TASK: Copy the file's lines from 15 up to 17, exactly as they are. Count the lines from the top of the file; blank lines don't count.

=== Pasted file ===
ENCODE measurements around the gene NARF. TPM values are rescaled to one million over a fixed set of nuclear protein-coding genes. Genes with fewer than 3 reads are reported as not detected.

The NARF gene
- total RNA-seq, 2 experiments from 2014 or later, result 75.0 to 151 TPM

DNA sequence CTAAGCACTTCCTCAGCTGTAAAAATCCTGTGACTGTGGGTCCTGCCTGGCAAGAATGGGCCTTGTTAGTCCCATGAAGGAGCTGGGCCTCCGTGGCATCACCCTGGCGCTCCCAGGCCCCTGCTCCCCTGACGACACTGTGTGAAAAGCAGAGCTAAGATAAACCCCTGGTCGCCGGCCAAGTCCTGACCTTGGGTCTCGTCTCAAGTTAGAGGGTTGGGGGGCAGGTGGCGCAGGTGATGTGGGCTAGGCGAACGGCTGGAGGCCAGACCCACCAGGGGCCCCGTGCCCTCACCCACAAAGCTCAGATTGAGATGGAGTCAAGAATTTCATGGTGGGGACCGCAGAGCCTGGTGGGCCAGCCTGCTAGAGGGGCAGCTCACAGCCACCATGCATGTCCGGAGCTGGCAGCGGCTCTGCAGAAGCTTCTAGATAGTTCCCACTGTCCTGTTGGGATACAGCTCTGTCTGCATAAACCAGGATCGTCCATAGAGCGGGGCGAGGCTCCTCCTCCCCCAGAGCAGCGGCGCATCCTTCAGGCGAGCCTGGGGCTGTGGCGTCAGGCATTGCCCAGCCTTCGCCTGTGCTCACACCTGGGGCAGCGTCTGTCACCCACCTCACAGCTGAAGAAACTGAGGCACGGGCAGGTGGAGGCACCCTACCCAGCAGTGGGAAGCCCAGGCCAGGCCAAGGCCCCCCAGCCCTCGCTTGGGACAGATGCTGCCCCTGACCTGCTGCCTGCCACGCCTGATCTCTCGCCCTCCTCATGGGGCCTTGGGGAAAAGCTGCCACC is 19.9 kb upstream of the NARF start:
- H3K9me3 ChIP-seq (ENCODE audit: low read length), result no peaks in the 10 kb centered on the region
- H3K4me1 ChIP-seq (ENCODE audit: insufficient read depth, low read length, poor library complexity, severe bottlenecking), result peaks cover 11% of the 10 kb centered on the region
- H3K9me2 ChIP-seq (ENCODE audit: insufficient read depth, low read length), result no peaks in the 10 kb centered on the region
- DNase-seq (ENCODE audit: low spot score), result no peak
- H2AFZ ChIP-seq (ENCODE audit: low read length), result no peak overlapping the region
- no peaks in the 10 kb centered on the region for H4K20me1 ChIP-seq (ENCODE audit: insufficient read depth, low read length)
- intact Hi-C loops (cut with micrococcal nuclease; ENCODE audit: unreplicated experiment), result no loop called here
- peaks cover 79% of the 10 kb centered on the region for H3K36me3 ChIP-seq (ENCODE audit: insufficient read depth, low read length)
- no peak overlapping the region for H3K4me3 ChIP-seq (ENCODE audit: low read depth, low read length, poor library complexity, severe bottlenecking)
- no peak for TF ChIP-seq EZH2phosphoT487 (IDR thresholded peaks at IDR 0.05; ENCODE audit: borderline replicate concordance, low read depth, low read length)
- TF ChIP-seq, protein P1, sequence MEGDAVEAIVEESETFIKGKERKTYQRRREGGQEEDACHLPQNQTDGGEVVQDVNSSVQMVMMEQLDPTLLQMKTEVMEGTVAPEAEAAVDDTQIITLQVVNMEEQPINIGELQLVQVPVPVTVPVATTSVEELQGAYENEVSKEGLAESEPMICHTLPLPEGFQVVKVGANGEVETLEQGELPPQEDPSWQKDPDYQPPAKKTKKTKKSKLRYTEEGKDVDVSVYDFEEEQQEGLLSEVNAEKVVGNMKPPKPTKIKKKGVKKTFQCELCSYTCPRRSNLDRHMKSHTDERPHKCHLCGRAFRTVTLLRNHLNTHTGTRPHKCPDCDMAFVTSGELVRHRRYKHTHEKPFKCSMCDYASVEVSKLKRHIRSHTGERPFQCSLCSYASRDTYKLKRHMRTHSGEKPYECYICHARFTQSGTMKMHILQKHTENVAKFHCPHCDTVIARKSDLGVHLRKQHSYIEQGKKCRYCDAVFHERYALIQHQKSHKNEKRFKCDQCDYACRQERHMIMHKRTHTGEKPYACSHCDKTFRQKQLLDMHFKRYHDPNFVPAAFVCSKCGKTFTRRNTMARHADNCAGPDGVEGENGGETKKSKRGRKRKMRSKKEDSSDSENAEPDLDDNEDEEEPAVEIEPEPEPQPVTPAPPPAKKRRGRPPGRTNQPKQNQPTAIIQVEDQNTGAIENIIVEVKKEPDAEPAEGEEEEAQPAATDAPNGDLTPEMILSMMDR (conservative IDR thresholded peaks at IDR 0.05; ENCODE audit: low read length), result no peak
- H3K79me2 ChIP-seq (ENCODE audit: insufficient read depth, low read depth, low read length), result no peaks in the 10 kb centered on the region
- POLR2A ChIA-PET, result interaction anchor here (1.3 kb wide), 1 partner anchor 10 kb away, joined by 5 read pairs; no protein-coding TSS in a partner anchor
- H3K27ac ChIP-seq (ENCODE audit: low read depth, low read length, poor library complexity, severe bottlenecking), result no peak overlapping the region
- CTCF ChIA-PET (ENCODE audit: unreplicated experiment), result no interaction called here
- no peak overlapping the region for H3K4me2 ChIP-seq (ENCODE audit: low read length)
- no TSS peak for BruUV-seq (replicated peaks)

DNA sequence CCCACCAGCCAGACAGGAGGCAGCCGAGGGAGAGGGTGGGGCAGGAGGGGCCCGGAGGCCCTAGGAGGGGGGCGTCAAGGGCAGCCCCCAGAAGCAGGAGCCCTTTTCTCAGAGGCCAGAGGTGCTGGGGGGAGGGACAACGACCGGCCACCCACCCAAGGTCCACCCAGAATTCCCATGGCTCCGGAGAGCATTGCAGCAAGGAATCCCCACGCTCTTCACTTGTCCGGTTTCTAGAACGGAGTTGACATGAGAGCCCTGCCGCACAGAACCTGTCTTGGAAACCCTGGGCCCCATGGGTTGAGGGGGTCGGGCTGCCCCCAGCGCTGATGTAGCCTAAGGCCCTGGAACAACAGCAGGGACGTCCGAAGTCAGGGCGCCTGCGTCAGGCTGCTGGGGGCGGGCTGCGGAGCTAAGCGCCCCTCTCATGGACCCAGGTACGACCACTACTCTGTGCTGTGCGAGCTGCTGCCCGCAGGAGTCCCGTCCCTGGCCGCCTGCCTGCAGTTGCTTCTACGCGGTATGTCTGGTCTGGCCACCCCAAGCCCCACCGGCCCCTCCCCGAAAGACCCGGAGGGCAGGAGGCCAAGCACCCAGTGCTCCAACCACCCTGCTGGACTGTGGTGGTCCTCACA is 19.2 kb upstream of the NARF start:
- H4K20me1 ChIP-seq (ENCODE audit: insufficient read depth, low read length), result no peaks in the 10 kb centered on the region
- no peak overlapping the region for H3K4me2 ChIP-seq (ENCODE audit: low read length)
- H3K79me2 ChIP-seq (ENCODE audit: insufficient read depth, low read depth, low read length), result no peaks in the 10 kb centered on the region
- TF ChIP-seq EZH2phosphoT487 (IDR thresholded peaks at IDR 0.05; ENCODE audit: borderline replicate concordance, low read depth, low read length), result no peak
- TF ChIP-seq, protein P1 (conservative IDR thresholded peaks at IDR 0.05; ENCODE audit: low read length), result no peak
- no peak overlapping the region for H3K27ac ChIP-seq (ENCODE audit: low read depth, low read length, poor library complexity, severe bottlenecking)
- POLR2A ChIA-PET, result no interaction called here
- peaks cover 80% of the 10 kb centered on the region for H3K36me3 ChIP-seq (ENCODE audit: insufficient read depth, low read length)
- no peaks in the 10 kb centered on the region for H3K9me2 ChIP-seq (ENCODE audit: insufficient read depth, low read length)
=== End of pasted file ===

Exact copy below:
- TF ChIP-seq, protein P1, sequence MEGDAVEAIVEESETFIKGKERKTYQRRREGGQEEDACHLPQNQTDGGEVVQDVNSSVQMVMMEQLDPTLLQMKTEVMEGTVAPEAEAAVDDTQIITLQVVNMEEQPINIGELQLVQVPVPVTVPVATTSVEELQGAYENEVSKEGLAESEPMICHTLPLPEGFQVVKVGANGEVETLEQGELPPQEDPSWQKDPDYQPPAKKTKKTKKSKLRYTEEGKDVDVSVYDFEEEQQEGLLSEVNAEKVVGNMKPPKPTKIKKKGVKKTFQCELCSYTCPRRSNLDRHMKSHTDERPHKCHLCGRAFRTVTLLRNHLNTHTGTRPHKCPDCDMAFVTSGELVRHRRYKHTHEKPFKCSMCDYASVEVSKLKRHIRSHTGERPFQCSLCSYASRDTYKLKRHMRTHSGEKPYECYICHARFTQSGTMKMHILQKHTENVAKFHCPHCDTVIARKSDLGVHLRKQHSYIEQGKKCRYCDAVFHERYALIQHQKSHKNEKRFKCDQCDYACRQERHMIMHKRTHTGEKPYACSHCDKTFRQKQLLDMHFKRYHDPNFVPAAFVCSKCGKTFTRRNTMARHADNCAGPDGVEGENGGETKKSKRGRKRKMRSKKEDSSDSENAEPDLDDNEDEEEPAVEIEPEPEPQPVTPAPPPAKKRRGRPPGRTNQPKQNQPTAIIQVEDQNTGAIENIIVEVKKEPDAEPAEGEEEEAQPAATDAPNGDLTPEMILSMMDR (conservative IDR thresholded peaks at IDR 0.05; ENCODE audit: low read length), result no peak
- H3K79me2 ChIP-seq (ENCODE audit: insufficient read depth, low read depth, low read length), result no peaks in the 10 kb centered on the region
- POLR2A ChIA-PET, result interaction anchor here (1.3 kb wide), 1 partner anchor 10 kb away, joined by 5 read pairs; no protein-coding TSS in a partner anchor